The Polite Fiction of Numbering

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(or burying the lede on a Saturday morning)

David Golden commented on internal perceptions and evolution of Perl:

If Perl 5 is a language (and not just an interpreter), how fast should that language evolve and what "versioning" signifies significant change.

One reason people debate so hotly the naming of "Perl 6" is the magic tied to a version number. I've written many times that "Perl can never break backwards compatibility in a radical way because it's never broken backwards compatibility before." That's a common belief. It's also a common belief that it's only okay to correct some of the flaws of Perl (especially missing defaults) by breaking backwards compatibility and signifying that change by incrementing a magical version number.

Of course a number is just a number and a version is just a version and a belief—no matter how wide spread—is just a belief. It may even be a myth. Certainly it's falsifiable.

One little change to Perl would instantly make all of these things possible without requiring Larry to invoke rule #2 on the naming of Perl 6: if Perl 5.16 (or 5.18) required the explicit declaration of the version of Perl any particular file or lexical scope used and defaulted to "whatever the most current version of the perl binary used to run the program provides".

That simple act of declaration (and not-quite-heroic work for backwards compatibility pushed the direction it belongs instead of externalized from the enterprisey to volunteers) could solve so many problems. All it takes is a slight shift in culture and character and, yes, belief.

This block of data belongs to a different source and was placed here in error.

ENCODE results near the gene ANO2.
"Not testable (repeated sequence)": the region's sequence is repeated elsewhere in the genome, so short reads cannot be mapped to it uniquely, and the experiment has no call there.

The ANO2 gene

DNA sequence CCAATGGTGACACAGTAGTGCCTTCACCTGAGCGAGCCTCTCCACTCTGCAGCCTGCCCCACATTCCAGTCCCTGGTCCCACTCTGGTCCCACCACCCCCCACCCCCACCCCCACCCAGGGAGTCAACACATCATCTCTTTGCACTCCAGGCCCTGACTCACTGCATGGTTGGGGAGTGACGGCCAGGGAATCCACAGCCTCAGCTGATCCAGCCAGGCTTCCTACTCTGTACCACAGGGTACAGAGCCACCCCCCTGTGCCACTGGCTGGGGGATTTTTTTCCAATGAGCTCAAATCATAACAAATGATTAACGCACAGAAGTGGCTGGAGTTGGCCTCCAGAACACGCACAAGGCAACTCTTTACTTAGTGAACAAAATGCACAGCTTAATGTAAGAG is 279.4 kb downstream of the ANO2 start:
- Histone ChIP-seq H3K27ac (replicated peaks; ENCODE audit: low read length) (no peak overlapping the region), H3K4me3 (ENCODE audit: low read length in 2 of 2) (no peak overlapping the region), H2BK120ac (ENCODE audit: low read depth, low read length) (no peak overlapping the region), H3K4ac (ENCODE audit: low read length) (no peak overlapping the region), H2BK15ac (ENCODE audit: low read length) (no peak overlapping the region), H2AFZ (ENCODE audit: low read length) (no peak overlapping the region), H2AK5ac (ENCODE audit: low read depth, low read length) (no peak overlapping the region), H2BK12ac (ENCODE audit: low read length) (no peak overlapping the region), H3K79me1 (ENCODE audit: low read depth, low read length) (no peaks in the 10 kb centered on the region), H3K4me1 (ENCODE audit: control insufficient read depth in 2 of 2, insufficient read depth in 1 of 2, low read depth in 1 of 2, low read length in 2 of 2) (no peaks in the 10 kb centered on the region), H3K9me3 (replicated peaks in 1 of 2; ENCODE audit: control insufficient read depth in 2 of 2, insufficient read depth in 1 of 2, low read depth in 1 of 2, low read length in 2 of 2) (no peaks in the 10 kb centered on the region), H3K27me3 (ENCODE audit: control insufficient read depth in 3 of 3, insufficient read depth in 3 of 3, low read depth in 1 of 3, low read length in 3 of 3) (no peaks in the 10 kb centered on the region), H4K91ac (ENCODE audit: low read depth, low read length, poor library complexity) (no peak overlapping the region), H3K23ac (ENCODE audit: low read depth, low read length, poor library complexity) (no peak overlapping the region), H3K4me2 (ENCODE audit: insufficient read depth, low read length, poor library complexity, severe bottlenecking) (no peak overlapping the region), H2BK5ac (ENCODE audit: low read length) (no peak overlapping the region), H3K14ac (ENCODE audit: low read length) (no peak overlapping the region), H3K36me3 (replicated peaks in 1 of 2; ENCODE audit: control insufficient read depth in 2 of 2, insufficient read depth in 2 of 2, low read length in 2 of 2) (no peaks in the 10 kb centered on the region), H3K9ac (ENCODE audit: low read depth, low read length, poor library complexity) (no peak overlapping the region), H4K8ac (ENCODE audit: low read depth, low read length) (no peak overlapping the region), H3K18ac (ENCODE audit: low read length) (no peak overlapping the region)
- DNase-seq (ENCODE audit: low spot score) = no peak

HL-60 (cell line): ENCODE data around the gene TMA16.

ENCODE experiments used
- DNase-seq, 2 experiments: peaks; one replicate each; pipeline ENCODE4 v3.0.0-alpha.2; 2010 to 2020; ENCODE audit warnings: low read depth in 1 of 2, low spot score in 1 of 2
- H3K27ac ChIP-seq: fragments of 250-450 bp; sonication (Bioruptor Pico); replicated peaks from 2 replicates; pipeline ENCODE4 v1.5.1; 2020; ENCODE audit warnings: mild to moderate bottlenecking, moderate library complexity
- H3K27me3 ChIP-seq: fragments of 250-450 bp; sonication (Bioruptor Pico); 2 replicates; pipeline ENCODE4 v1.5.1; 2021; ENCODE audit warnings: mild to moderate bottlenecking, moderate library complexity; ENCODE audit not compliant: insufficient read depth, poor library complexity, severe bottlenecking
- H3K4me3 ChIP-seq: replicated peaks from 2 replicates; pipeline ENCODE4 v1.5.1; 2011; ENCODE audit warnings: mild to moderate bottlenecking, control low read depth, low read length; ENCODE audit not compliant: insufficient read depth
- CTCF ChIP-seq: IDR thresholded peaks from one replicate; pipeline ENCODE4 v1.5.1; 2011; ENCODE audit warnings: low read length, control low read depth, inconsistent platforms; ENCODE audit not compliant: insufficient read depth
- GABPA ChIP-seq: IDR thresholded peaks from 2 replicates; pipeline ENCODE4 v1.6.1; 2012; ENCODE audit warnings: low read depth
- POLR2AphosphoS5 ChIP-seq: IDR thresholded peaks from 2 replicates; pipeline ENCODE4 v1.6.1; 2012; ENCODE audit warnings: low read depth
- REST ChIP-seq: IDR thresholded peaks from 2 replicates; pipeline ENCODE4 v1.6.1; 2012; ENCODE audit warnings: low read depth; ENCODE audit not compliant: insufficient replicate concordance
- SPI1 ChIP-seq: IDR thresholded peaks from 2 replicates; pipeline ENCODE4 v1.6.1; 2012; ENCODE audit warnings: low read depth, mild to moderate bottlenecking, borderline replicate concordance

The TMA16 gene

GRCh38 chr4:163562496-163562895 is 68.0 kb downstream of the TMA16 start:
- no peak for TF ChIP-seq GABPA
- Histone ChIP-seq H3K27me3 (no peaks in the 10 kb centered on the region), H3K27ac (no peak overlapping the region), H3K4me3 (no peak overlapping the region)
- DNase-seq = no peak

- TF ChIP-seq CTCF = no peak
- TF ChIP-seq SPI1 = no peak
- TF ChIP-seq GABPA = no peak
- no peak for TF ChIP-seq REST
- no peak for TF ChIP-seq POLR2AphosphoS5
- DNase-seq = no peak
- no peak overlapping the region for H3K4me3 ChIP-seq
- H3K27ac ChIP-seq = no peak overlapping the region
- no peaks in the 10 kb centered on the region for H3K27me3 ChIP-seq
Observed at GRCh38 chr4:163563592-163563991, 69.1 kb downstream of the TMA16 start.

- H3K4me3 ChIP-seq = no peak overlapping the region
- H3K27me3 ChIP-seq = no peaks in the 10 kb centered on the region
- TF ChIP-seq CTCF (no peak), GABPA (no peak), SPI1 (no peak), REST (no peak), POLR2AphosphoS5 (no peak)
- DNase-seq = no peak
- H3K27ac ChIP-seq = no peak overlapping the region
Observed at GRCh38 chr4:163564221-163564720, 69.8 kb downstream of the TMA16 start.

2 Comments

Perhaps it's just me, but I thought that declaring the version of perl 5 to use was the 'best' method of dealing with incremental changes. In line with having multiple versions installed on one machine and pointing to them with the #!, it makes absolute sense to declare which version of convenience that your program should use. Being able to write Perl 5.8 code on Perl version 5.22 is 'useful' in ways you can probably imagine. If Perl 6 cannot or should not be backward compatible there is no problem. Installing version 5 and 6 on one machine is of little consequence in practical terms.

If my program is written for version 5.12 and only 5.10 is available on the machine the 'use Version' should report the failure and avoid confusing errors elsewhere. This only makes sense. It seems so natural that anything else would IMO be confusing. The world in general has many windows users. None of them are wont to believe that they can take an application for Windows 7 and be able to install and run it on Windows 98. When they do try it Windows tells them it won't work. This is an expected behavior. I would expect Perl to do the say with version variances which change over time. It just makes sense.

Currently use 5.14.1; means "Use any version equal to or newer than 5.14.1". The proposal would change that to mean "Use the semantics of only version 5.14.1."

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This page contains a single entry by chromatic published on July 9, 2011 11:18 AM.

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